The largest diatomite deposit in New Zealand is Oamaru Diatomite, an Eocene bed of marine origin. Smaller freshwater diatomite deposits are known from the floor of old volcanic crater lakes at Middlemarch (Otago) and Mercer (Waikato) and the floor of a Pond, dammed by a Mt Eden lava flow at Morningside (Auckland).
Inferred origin of the depressions
There are several possible origins for steep-sided depressions within basalt lava flows, such as the Grotto St Pond and Puka St Grotto:
a. Human quarrying activities.
b. Lava flow around a steep-sided topographical knoll and subsequent erosion away of the soft knoll.
c. Small eruption crater.
d. Roof collapse into a lava cave.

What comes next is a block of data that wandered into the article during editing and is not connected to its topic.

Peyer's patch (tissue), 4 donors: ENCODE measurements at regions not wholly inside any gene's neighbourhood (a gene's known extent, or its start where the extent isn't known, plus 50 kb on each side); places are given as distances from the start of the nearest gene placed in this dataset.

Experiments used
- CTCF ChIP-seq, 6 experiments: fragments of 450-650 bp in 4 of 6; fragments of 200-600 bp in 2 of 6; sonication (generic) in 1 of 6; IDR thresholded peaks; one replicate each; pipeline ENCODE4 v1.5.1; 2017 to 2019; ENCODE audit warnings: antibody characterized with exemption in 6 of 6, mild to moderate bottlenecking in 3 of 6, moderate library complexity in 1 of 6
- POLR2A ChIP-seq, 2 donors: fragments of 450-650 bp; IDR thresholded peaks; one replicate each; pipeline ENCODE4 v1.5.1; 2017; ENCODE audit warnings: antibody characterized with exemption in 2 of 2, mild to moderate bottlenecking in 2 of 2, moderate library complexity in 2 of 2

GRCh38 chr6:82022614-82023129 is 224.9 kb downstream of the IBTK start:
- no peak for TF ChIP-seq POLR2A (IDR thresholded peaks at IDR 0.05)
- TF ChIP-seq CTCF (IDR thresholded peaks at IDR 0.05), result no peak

a. Quarrying can be excluded as the main cause of the depressions, as the presence of the Grotto and Pond were noted soon after the arrival of Europeans and before there would have been any need to quarry vertical holes into the surface of lava flows in paddocks on the outskirts of Onehunga. The presence of thick deposits of diatomite in the Pond also proves that the feature was not formed by quarrying. Some limited quarrying around the edges of the Pond could have gone on, but this probably was limited to removal of loose blocks around the foot of the cliffs, especially on the lower eastern side.